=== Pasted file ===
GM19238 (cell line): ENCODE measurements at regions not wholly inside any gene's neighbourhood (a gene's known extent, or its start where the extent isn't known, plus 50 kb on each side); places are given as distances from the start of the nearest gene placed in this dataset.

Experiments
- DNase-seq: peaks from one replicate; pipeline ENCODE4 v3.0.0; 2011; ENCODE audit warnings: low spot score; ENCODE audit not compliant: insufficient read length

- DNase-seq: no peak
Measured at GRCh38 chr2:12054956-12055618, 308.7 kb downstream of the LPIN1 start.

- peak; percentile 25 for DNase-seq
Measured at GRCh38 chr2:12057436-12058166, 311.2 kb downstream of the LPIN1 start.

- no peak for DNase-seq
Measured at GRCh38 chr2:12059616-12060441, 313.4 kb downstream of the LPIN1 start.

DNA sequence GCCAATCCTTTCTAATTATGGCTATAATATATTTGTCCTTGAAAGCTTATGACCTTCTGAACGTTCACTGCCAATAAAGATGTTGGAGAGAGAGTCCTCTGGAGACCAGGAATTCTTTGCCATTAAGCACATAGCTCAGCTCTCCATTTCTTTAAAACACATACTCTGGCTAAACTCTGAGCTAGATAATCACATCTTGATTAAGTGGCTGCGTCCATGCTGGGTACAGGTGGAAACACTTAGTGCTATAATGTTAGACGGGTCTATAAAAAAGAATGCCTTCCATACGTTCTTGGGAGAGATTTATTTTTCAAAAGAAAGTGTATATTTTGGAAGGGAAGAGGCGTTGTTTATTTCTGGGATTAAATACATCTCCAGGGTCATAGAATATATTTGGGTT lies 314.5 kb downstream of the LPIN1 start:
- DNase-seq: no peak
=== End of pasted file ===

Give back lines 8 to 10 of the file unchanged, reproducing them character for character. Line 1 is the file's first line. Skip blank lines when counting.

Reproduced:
- no peak for DNase-seq
Measured at GRCh38 chr2:12059616-12060441, 313.4 kb downstream of the LPIN1 start.

DNA sequence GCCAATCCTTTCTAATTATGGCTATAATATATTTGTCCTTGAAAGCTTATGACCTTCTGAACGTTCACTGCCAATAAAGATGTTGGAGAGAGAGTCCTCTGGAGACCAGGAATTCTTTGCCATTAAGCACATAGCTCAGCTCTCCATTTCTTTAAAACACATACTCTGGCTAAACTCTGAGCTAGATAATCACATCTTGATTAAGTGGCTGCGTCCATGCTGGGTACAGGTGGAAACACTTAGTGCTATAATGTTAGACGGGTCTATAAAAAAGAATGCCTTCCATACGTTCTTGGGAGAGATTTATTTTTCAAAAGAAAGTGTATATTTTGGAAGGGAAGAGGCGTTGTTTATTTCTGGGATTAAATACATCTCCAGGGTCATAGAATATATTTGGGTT lies 314.5 kb downstream of the LPIN1 start: